When Heidi Heller Spencer got engaged in the fall of 2020, yet another pandemic shutdown was looming, thwarting the couple’s plans for a large wedding. Rather than wait for more favorable conditions, however, they opted for a smaller ceremony in May of last year, saving plans for a larger party for a later date. “Logistics were really difficult then,” says Heller Spencer, who lives in San Francisco. “We got frustrated trying to plan something bigger, so we just decided to get married with only our immediate family attending.”
Micro weddings like Heller Spencer’s — intimate affairs with fewer than 50 guests — aren’t new, however they’ve become much more mainstream during the pandemic. Brides recently surveyed their Instagram followers and found that 81% felt the pandemic had changed their expectations for their wedding, and 36% reported having tied the knot during this time. These couples’ wedding day may have been unlike what they originally envisioned, but for many, including Heller Spencer and her husband, the intimate event ended up exceeding expectations.
“It wasn’t the wedding that I had thought I wanted, but ultimately, it was an amazing experience to have an intimate event and get to spend the whole weekend with our families,” she says. “Not only was it less stressful because of Covid-19, but having a small wedding put less stress on the actual day.”
Although Covid-19 conditions have improved considerably since Heller Spencer got married, the small wedding trend, say many wedding industry experts, is likely to continue. “During the pandemic, many couples circled back to what’s truly important about a wedding — making a commitment in front of the most important people in their lives and having a celebration to commemorate the milestone,” says Stacey Dillon, founder and principal curator of Fairfax-based 38north Design Co., which specializes in planning weddings in Marin County. “We see the smaller, more intimate wedding growing in popularity in 2022.”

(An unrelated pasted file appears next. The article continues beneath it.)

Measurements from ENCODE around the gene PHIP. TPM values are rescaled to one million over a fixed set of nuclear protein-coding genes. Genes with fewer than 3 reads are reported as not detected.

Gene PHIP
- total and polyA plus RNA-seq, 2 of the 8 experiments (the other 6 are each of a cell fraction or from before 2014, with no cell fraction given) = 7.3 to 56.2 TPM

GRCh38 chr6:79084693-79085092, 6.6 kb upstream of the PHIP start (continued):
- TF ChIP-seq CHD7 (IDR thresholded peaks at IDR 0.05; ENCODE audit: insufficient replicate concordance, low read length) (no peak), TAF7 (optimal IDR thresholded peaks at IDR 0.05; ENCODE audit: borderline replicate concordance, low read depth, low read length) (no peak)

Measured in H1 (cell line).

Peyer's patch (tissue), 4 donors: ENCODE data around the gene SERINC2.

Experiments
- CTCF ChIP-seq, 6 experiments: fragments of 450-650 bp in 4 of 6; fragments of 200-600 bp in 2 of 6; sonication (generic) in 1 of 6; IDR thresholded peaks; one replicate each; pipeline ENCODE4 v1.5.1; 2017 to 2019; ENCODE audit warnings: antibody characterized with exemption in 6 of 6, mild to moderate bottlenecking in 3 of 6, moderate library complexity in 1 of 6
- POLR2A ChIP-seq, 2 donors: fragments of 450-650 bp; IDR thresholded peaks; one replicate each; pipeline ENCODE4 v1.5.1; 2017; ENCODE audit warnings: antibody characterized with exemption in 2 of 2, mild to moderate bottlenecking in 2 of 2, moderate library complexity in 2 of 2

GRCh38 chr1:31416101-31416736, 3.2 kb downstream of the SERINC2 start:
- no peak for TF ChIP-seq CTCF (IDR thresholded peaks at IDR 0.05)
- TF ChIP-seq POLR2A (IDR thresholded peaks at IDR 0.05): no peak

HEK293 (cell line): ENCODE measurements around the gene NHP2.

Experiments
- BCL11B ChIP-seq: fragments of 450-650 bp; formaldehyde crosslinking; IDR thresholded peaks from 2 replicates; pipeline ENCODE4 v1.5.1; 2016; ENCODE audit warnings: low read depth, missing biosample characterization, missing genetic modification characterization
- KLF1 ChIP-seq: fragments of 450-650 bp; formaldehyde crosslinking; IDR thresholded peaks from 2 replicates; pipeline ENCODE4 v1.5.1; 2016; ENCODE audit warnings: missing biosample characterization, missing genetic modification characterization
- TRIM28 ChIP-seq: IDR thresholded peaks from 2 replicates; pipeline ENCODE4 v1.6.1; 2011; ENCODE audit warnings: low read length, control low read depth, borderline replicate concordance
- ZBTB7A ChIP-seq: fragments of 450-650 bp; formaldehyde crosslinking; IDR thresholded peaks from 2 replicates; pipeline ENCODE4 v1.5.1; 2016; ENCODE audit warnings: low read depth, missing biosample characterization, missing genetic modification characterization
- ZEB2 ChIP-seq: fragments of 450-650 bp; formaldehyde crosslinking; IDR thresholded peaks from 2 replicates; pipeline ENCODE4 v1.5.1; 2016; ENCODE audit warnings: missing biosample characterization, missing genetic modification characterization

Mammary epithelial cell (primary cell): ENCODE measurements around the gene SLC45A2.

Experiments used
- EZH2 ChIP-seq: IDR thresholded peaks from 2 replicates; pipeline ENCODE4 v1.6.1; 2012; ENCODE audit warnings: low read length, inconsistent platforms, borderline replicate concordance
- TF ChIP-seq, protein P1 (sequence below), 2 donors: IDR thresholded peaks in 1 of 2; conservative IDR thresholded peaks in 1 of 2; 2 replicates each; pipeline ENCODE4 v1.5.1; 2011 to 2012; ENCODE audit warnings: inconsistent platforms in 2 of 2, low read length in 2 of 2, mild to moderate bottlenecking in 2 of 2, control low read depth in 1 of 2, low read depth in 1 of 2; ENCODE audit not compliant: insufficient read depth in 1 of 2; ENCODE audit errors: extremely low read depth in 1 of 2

Interested in tying the knot with an intimate event? Here, the experts weigh in on what you need to know about planning a micro wedding.
The Pros and Cons
Micro weddings generally cost less than larger weddings, are usually easier to plan and tend to allow more flexibility in venue choice — not to mention offering the bride and groom more time to interact with each guest. But is a micro wedding right for you? Discuss your priorities for the day with your partner when making the decision, advises Susan Cordogan, owner and founder of Big City Bride in Chicago, which plans weddings in the Windy City, as well as in destinations around the world. “If you envision a party, then a micro wedding might not be for you, as it takes a certain number of guests to energize a dance floor,” Cordogan says. “But many people suffer from anxiety, and sometimes the idea of standing in the spotlight all day in front of everyone you know is just too much. Know yourself and choose a wedding that will allow you to be joyful throughout the experience.”
For many couples, the decision is influenced most by the guest list. “If you only have a few close family members and friends you would like to invite, then a micro wedding is a perfect fit for you,” says Sasha Krassovsky, weddings specialist and catering manager at the InterContinental Mark Hopkins San Francisco, which offers several micro wedding venues and packages. Just make sure to stick to your head count, cautions Dillon. “If you’re not 100% sold on a smaller wedding, you can have accidental guest count creep,” she says. “And when you bump up the count after you’ve started selecting vendors, you can end up spending a lot more.”
In the end, however, the decision should come down to identifying how you want to celebrate your commitment, stresses Dennis and Jaime Viera, the husband-and-wife team who own Rohnert Park-based Viera Photographics and micro wedding planning company Our Little Wedding. “The defining factors for us include a focus on good food, good people and a beautiful location rather than tons of decorations, ice sculptures, glass dance floors, custom wedding logos, 20 bridesmaids and ice cream carts — it can become something way beyond celebrating the love between two people,” Jaime says. “When the guest list is small, you can spend more time with each of your guests, making them feel welcome and adding a depth of connection that is hard to find at a larger event.”
Most micro weddings tend to be less expensive than their larger counterparts. At the InterContinental Mark Hopkins San Francisco, for example, Krassovsky estimates that couples spend anywhere from $3,000–$10,000, depending on their decor, floral and entrée selections. “Most likely, you would be able to have everything on your wish list and still save some money left over to put toward a down payment on a home or honeymoon,” she says.